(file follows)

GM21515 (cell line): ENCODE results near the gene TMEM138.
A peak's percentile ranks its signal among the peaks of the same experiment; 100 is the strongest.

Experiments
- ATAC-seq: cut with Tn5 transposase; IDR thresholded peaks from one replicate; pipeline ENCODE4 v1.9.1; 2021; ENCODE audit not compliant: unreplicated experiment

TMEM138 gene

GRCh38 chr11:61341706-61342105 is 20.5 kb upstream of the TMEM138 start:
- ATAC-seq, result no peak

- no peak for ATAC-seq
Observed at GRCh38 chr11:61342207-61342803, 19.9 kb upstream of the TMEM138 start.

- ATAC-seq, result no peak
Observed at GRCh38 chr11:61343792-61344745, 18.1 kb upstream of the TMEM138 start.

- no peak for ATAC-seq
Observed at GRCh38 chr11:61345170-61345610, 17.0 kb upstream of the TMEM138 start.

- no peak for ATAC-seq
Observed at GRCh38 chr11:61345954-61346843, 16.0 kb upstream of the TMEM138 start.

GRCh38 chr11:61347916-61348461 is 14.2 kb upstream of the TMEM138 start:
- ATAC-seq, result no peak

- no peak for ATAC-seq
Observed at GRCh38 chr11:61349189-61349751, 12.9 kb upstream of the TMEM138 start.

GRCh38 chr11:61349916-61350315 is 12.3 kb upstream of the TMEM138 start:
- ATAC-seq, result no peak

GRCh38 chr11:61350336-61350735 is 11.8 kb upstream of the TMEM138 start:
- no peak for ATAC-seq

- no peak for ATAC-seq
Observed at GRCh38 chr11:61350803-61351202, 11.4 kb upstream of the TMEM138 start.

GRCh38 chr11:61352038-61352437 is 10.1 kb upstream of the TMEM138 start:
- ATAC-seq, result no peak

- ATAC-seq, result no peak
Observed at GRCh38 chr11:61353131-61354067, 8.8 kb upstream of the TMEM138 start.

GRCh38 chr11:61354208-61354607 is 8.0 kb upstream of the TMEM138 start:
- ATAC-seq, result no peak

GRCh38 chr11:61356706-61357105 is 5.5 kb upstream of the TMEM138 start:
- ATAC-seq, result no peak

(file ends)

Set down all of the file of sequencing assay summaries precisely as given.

GM21515 (cell line): ENCODE results near the gene TMEM138.
A peak's percentile ranks its signal among the peaks of the same experiment; 100 is the strongest.

Experiments
- ATAC-seq: cut with Tn5 transposase; IDR thresholded peaks from one replicate; pipeline ENCODE4 v1.9.1; 2021; ENCODE audit not compliant: unreplicated experiment

TMEM138 gene

GRCh38 chr11:61341706-61342105 is 20.5 kb upstream of the TMEM138 start:
- ATAC-seq, result no peak

- no peak for ATAC-seq
Observed at GRCh38 chr11:61342207-61342803, 19.9 kb upstream of the TMEM138 start.

- ATAC-seq, result no peak
Observed at GRCh38 chr11:61343792-61344745, 18.1 kb upstream of the TMEM138 start.

- no peak for ATAC-seq
Observed at GRCh38 chr11:61345170-61345610, 17.0 kb upstream of the TMEM138 start.

- no peak for ATAC-seq
Observed at GRCh38 chr11:61345954-61346843, 16.0 kb upstream of the TMEM138 start.

GRCh38 chr11:61347916-61348461 is 14.2 kb upstream of the TMEM138 start:
- ATAC-seq, result no peak

- no peak for ATAC-seq
Observed at GRCh38 chr11:61349189-61349751, 12.9 kb upstream of the TMEM138 start.

GRCh38 chr11:61349916-61350315 is 12.3 kb upstream of the TMEM138 start:
- ATAC-seq, result no peak

GRCh38 chr11:61350336-61350735 is 11.8 kb upstream of the TMEM138 start:
- no peak for ATAC-seq

- no peak for ATAC-seq
Observed at GRCh38 chr11:61350803-61351202, 11.4 kb upstream of the TMEM138 start.

GRCh38 chr11:61352038-61352437 is 10.1 kb upstream of the TMEM138 start:
- ATAC-seq, result no peak

- ATAC-seq, result no peak
Observed at GRCh38 chr11:61353131-61354067, 8.8 kb upstream of the TMEM138 start.

GRCh38 chr11:61354208-61354607 is 8.0 kb upstream of the TMEM138 start:
- ATAC-seq, result no peak

GRCh38 chr11:61356706-61357105 is 5.5 kb upstream of the TMEM138 start:
- ATAC-seq, result no peak